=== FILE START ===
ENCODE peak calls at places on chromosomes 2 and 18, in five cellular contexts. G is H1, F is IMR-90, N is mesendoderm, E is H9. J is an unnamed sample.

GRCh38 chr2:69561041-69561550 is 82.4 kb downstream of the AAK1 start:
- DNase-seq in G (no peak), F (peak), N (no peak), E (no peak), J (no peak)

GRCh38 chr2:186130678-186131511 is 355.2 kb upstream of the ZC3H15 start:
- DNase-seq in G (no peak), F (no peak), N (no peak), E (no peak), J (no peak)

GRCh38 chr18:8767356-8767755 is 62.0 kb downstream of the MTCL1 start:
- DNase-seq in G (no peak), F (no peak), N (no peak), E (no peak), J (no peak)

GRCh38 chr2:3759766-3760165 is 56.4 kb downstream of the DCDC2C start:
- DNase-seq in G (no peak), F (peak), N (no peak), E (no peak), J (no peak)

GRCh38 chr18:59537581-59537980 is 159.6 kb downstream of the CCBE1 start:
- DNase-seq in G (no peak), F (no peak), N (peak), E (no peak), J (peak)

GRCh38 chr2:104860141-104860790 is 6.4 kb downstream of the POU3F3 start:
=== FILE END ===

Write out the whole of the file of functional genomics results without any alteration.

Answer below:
ENCODE peak calls at places on chromosomes 2 and 18, in five cellular contexts. G is H1, F is IMR-90, N is mesendoderm, E is H9. J is an unnamed sample.

GRCh38 chr2:69561041-69561550 is 82.4 kb downstream of the AAK1 start:
- DNase-seq in G (no peak), F (peak), N (no peak), E (no peak), J (no peak)

GRCh38 chr2:186130678-186131511 is 355.2 kb upstream of the ZC3H15 start:
- DNase-seq in G (no peak), F (no peak), N (no peak), E (no peak), J (no peak)

GRCh38 chr18:8767356-8767755 is 62.0 kb downstream of the MTCL1 start:
- DNase-seq in G (no peak), F (no peak), N (no peak), E (no peak), J (no peak)

GRCh38 chr2:3759766-3760165 is 56.4 kb downstream of the DCDC2C start:
- DNase-seq in G (no peak), F (peak), N (no peak), E (no peak), J (no peak)

GRCh38 chr18:59537581-59537980 is 159.6 kb downstream of the CCBE1 start:
- DNase-seq in G (no peak), F (no peak), N (peak), E (no peak), J (peak)

GRCh38 chr2:104860141-104860790 is 6.4 kb downstream of the POU3F3 start: